Researchers meet the European Court of Human Rights
Blog post by Victoria Skeie on the highlights from the workshop Responding to Legitimacy Challenges: Opportunities and Choices for the European Court of Human Rights.
Researchers meet the court
Earlier this year, PluriCourts arranged a workshop at the European Court of Human Rights together with the Netherlands Institute of Human Rights (SIM), Montaigne Centre at Utrecht University, Human Rights Centre at Ghent University, Koc University Centre for Global Public Law, and the Hertie School of Governance. This International Workshop on ‘Responding to Legitimacy Challenges: Opportunities and Choices for the European Court of Human Rights’ brought together a select group of academics and professionals at the Court, including both judges and members of the Registry. This workshop analysed the different challenges that are facing the Court, with opportunities for academics, judges and Registry staff to engage in informal dialogues and exchanges. Vice President Angelika Nußberger and PluriCourts Co-Director Andreas Føllesdal opened the conference and noted the importance of academia and the Court working together.
Subsidiarity and legitimacy challenges
The first panel discussed subsidiarity and legitimacy challenges. Chaired by Janneke Gerards, this panel had a presentation by political scientists Øyvind Stiansen and Erik Voeten, with statistical data on the decision-making by the judges at the Court. This session also examined the reasoning and legitimacy around Article 3, presented by Elaine Webster, and finished with Ed Bates’s presentation on the concept of subsidiarity. After these presentations, Vice President Angelika Nußberger responded to each, and kicked off the discussion and questions from the rest of the room. Several judges joined the workshop and participated in the discussion.
Dialogue and relations with national judges
After lunch, Basak Cali chaired the panel entitled ‘Dialogue and relations with national judges’. Gregory Davies examined the judicial relation between the UK and Court, and this was followed by Raphaella Kuns, addressing domestic courts and constructive contestation. This presentation drew links to the Inter-American Human Rights System which was also a topic in the discussion afterwards. Judge Paulo Pinoto de Albuquerque delivered comments to both of these papers, which both of the speakers responded to.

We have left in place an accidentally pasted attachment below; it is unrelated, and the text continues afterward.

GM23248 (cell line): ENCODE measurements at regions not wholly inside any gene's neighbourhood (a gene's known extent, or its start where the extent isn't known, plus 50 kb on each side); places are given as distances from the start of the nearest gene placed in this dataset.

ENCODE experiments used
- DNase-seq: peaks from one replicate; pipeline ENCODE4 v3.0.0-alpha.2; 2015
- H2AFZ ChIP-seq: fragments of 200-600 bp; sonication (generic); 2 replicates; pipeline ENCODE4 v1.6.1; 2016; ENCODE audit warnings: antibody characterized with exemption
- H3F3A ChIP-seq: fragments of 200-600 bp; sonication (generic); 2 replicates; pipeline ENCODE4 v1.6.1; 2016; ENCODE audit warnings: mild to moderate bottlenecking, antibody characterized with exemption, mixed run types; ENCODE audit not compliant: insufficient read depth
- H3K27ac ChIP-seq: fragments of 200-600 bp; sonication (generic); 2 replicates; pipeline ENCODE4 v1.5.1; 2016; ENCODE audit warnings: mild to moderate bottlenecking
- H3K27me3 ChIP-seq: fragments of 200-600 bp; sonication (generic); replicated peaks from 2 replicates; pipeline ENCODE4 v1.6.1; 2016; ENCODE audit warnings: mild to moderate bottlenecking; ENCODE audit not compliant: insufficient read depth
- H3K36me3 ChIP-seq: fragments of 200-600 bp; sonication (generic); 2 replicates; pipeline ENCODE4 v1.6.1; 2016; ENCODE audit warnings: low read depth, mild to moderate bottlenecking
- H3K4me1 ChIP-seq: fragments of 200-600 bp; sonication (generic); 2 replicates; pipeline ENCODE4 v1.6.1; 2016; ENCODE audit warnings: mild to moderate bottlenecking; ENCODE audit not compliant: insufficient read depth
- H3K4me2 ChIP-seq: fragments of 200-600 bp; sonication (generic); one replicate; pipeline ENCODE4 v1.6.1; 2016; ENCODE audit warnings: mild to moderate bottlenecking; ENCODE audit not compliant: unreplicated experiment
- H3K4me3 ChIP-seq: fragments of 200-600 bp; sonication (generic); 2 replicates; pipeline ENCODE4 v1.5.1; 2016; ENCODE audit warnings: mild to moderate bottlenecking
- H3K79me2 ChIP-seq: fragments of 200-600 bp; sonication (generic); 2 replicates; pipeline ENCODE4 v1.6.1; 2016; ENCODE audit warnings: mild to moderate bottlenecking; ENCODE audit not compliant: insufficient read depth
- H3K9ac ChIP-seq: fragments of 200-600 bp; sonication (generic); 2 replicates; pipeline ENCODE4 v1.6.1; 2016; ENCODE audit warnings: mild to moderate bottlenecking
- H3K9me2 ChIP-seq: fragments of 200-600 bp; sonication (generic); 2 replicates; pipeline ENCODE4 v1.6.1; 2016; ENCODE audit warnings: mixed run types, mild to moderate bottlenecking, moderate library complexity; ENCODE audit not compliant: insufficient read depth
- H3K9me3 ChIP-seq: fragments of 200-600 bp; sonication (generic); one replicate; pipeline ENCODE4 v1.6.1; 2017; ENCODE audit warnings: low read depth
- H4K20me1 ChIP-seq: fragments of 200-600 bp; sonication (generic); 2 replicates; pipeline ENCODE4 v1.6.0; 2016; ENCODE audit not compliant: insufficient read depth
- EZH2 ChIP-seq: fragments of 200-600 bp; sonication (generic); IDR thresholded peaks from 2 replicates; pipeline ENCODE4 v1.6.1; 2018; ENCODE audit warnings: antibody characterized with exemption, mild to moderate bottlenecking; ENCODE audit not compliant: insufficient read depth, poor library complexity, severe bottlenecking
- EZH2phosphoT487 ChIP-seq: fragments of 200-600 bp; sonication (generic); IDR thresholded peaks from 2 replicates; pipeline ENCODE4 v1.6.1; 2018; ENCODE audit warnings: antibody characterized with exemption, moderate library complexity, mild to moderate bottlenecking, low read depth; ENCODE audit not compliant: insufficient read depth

Remedies and compliance with judgements
The final session, ‘Remedies and compliance with judgements’, was chaired by Antoine Buyse, with Judge Ganna Yudkivska delivering comments. The first presenters were Alice Donald and Anne-Katrin Speck, on ‘The developing remedial practice of the European Court of Human Rights and its implications for the legitimacy of the ECHR system’. Lize Glas had written a paper about the Burmych and Others v. Ukraine case, with regards to deviation and repetitive applications. The final presenter, Andreas von Staden presented a paper on improving compliance and the court’s perceived legitimacy with regards to the margin of appreciation.
Comments from keynote listeners
After the discussion following from these presentations, a new type of panel was organized called ‘keynote listeners’. Selected members of the Court and registry who had joined for the whole workshop and engaged throughout the day responded to the general themes and issues raised. Eva Brems chaired this session and asked insightful questions which led to the panel sharing their own experience from working at the Court. This was valuable for researchers who spend time researching exactly how the Court functions. Judge Robert Spano also responded to what he has, coincidentally, coined ‘the age of subsidiarity’, and expanded on the arguments made in his paper, “Universality of Diversity of Human Rights? Strasbourg in the Age of Subsidiarity”1. This panel was very stimulating and insightful for all groups, and it was interesting hearing from the head of the Registry, Olga Chernishova. The evening was concluded by a reception at the Norwegian Ambassador’s residence, where the discussion between the different groups continued in an informal setting.
The aim of this workshop was to create an informal exchange by these two groups, who otherwise, when meet, do so under more formal circumstances. By illuminating the issues that the Court faces, the workshop hoped to facilitate discussion on possible solutions and remedies. One example included the discussion on tabloids who, effectively, try to delegitimize the Court’s work. One suggestion from an academic included writing more comprehensive judgements that could clarify cases for journalists. In this instance, the judges were able to explain what goes into writing judgements, and their worry that journalists are unlikely to read the full-length judgements. This spurred the discussion to consider the work-load of the Court in balancing incoming applications. This type of free-flowing dialogue and the response from all groups after the conclusion of the workshop was overwhelmingly positive. Several people believed they could benefit from a similar workshop again in the future, which PluriCourts is looking forward to planning.
1Robert Spano; Universality or Diversity of Human Rights?: Strasbourg in the Age of Subsidiarity, Human Rights Law Review, Volume 14, Issue 3, 1 September 2014, Pages 487–502, https://doi.org/10.1093/hrlr/ngu021